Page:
What is a prime number?


An integer number is a prime number whenever it is divisible by two distinct integers, 1 and itself.

An integer is divisible by another one whenever the remainder of the Euclidean division of the former by the latter is zero: for example, 18 is divisible by 3 because 18 = 3 × 6 + 0, therefore the remainder is zero (0). Conversely, 19 is not divisible by 6 because 19 = 3 × 6 + 1, hence the remainder is 1, therefore non-zero.

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A bit of history…

Although they have been known circa 300 BC, prime numbers remain a mystery of the modern mathematics. It has been known since Ancient history (thanks to the Greek mathematician Euclid) that there exist infinitely many prime numbers; nevertheless, nowadays, it is still difficult to verify the primality of an integer (i.e. to decide whether is a prime number), especially for (very) large integers.

Applications of prime numbers are numerous, both in mathematics and computer science, and include public key cryptography (also referred to as asymmetric cryptography), used in particular for secure payment over the Internet. In fact, the difficulty to decompose a very large number into prime factors (called the prime factorization of an integer) is the basis of the security of many aspects of our digital life (payment by credit card, security of a Web site secured by HTTPS…). This difficulty to perform a prime factorization is especially true for very large numbers, containing hundreds or thousands of digits.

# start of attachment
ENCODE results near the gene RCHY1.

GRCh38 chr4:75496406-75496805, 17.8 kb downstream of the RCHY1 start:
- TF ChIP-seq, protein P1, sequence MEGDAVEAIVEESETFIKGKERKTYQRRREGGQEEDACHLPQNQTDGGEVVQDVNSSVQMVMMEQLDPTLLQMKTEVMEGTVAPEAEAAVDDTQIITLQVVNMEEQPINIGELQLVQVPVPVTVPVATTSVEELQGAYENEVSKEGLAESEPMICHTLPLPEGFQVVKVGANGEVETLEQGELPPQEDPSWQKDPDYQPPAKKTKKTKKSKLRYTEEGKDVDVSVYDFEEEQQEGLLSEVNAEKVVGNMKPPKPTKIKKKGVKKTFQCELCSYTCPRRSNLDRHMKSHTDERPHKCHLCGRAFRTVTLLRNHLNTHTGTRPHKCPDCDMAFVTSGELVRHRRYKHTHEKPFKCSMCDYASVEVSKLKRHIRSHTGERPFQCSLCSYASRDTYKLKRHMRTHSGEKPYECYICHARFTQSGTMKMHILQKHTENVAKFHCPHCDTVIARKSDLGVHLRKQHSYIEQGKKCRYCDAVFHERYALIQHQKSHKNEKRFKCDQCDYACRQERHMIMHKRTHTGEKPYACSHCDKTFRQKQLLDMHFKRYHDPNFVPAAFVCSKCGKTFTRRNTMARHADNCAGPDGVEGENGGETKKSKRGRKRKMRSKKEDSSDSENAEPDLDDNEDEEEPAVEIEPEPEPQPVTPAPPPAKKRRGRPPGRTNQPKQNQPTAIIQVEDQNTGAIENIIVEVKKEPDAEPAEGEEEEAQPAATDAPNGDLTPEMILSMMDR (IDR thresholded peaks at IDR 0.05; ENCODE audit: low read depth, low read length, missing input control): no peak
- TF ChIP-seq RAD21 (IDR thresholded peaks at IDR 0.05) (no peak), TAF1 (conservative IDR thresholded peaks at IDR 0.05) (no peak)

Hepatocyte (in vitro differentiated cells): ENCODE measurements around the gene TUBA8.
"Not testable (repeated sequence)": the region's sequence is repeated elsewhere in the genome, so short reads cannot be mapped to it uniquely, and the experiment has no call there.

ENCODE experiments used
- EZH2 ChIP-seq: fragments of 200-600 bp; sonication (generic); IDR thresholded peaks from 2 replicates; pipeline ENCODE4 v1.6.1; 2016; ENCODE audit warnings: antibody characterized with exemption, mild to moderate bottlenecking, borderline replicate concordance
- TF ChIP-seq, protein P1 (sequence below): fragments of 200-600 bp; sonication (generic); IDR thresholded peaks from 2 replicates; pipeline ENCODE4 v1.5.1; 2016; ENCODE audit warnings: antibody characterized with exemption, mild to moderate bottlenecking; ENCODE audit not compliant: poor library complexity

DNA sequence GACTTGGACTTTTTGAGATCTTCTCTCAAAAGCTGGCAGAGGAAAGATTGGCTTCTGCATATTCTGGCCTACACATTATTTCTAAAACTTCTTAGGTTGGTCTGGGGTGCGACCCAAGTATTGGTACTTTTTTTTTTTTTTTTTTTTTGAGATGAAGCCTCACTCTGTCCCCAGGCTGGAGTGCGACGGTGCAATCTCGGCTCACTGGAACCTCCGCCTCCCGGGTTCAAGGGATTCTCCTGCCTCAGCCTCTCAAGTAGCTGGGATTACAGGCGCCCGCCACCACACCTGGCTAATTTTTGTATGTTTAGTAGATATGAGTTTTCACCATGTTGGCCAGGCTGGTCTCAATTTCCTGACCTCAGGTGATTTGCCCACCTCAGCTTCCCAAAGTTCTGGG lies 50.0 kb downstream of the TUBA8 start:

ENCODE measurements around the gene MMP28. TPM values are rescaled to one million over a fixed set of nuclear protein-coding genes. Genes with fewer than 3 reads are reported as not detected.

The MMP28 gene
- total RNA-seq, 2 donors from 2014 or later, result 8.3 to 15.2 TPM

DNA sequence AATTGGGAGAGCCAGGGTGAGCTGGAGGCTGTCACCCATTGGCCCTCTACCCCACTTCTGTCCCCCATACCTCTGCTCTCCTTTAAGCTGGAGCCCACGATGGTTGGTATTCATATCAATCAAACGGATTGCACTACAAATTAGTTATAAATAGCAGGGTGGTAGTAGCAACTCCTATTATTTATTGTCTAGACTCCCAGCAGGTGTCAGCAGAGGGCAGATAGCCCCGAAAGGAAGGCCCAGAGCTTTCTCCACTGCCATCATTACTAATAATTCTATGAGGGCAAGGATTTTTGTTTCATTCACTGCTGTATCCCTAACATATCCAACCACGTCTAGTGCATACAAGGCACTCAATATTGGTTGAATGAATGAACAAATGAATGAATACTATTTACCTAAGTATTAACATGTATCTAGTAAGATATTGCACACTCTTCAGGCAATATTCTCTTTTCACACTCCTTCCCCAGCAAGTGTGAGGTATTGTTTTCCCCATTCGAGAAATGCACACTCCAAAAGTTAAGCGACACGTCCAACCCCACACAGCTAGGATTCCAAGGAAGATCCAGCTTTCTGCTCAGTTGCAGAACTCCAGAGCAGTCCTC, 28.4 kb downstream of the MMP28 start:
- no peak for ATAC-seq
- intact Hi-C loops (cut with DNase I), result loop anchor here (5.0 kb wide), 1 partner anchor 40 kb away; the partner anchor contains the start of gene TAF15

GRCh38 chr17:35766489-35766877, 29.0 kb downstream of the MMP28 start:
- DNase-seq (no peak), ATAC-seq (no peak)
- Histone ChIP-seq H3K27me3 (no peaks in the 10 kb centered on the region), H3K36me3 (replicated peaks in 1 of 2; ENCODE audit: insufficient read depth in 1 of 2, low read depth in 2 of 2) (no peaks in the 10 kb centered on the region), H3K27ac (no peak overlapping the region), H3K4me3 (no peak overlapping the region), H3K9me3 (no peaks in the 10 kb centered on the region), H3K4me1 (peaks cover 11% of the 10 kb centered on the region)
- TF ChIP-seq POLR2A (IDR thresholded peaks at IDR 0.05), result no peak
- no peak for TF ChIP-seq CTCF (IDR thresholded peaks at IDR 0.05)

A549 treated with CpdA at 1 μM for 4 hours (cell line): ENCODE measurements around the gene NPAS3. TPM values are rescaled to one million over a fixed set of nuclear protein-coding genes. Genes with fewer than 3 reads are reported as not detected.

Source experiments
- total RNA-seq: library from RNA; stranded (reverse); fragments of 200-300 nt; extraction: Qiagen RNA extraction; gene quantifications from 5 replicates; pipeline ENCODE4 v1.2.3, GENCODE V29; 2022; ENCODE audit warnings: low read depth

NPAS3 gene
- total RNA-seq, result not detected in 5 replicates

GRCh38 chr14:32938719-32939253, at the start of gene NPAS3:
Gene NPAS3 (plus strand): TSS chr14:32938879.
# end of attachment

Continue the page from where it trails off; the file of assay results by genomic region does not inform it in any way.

The largest prime number ever exhibited was obtained on 7th January 2016. It is 274 207 281-1. If it was to be written in classical decimal notation, it would be made of… 22 millions of digits! This number is a Mersenne prime, because it is written using the form 2n-1, where n is itself a prime number. This number was obtained thanks to the distributed computer software GIMPS, the goal of which is to discover new prime numbers: this program is a distributed and collaborative software that runs on computers all over the world. GIMPS mainly relies on Lucas–Lehmer primality test for Mersenne primes.

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